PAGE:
Next: Cornets of Scottish Salmon Tartare in a Black Sesame Tuille with Red Onion Crème Fraiche. And when I inquired whether the onions in the crème fraiche were raw, as I am allergic to raw onions (they put me right to sleep), at no protest or insistence on my part, in less than two minutes, the waiter reappeared at our table with another one, this time with plain crème fraiche, no onions. This level of service continued throughout the meal, with plates and utensils discreetly appearing and vanishing without intrusion, stray crumbs whisked away, glasses refilled. And when René excused himself from the table, in a twinkle, his rumpled napkin disappeared, with a freshly folded one awaiting him when he returned.
And now, back to the food.
Next came another 'amuse bouche', an egg shell, filled with White Truffle Custard finished with Ragout of Black Perigord Truffles, garnished with a translucent-thin sliver of russet potato, inlaid with a single chive.
And then an attentive young woman came around with a basket of brioche, served with two types of hand-churned butter: a salted butter from Vermont, and a sweet butter from Petaluma. Who knew butter could be so unique in texture and flavor?
And now, on to the main menu. With the three 'amuse bouche' we'd already been served, I hesitate to call this dish an appetizer, so perhaps the term 'first course' would be more appropriate. 'Oysters and Pearls' - Sabayon of Pearl Tapioca with Beau Soleil Oysters and White Sturgeon Caviar.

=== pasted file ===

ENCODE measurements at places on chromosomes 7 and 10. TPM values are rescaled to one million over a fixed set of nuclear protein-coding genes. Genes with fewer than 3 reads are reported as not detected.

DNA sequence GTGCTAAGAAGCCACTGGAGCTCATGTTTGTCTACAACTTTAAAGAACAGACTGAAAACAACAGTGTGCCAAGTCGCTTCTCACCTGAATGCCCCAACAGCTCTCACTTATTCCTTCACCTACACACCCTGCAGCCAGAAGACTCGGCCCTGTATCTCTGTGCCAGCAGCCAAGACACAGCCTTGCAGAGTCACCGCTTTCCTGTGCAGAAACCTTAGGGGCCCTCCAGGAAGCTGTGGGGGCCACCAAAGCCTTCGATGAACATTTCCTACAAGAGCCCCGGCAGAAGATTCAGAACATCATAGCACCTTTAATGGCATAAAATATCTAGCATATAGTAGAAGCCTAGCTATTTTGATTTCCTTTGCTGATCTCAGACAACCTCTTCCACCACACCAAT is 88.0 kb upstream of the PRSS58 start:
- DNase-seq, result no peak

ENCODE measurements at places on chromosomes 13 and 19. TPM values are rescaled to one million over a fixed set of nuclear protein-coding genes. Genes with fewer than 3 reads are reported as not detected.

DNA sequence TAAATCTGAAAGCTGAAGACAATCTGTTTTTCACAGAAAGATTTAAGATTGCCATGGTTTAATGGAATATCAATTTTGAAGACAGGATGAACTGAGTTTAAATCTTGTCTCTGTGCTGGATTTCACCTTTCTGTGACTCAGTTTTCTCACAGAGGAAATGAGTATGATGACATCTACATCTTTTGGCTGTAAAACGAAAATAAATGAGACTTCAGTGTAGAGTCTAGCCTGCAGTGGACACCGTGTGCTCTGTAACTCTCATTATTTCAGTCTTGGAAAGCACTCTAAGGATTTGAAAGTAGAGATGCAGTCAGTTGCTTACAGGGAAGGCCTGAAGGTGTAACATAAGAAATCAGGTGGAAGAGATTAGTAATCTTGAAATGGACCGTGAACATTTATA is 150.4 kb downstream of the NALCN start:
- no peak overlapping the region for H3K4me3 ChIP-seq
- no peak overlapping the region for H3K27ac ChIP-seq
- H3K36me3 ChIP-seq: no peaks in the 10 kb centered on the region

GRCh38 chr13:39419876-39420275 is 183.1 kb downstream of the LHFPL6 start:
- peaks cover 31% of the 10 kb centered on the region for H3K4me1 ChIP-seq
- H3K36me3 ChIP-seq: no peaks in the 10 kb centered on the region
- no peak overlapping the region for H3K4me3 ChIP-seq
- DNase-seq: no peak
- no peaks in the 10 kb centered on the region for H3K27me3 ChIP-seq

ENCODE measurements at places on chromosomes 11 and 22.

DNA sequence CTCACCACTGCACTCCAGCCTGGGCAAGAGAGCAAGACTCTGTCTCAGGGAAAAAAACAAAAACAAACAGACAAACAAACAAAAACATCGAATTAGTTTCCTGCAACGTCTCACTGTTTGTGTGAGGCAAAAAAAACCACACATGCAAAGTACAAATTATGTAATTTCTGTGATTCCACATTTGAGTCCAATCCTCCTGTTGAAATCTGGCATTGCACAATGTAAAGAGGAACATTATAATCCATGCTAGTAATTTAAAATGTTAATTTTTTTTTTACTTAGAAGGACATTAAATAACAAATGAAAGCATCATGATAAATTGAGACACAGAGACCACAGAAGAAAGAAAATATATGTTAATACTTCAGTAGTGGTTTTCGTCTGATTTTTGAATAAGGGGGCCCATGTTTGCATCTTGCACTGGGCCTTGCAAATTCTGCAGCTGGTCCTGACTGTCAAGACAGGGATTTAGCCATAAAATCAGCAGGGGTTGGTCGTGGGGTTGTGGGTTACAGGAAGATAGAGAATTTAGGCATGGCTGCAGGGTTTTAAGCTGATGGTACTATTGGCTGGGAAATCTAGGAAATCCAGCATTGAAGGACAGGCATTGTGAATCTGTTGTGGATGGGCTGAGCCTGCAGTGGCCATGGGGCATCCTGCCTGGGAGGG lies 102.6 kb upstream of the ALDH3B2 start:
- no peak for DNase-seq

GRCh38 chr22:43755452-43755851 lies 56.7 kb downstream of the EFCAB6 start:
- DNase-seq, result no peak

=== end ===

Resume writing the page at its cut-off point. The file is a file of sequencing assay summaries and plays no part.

Second course: For me, Salad of Grilled Bluefoot Mushrooms, Compressed Hosui Pears, Celery Branch and Hazelnut Emulsion. For René, Moulard Duck Foie Gras en Terrine, Salade de Pomme de Terre, Confit de Langue de Canard, Laitue Frisee, Cornichons et Moutarde.
Third course: For me: Tartare of Japanese Hamachi, Fennel Bulb, Nicoise Olives, Piquillo Peppers, and Winter Citrus Vierge. For René, Sautéed Fillet of Atlantic Halibut, Wilted Bok Choy, Glazed Tokyo Turnips and Preserved Kumquat Butter.
Fourth course: Main Lobster Tail Cuite Sous Vide, Belgian Endive, Field Rhubarb Confite, Watercress Leaves and Sauce Paloise.
Fifth course: Sirloin of Devil's Gulch Ranch Rabbit, wrapped in Applewood Smoked Bacon with Ragout of Mayflower Beans, Arrowleaf Spinach and Black Truffles.
Sixth course: For me, Filet Mignon of Marcho Farms Nature Fed Veal, Sweetbread Pierogi, Baby Red Beets, Caramelized Savoy Cabbage and Toasted Caraway Crème Fraiche. For René, Herb-Roasted Sirloin of Australian Wagyu Beef, Crispy Broccolini, Pearl Barley, Green Garlic and Vinaigrette Bordelaise.
Seventh course: Brillat Savarin cheese, Muscovado Sugar-Glazed Pecans, Cipollini Onions and Arugula.
Eighth course: Fuji Apple Sorbet, Gateau au Gingembre and Tahitian Vanilla-Scented Apple Puree.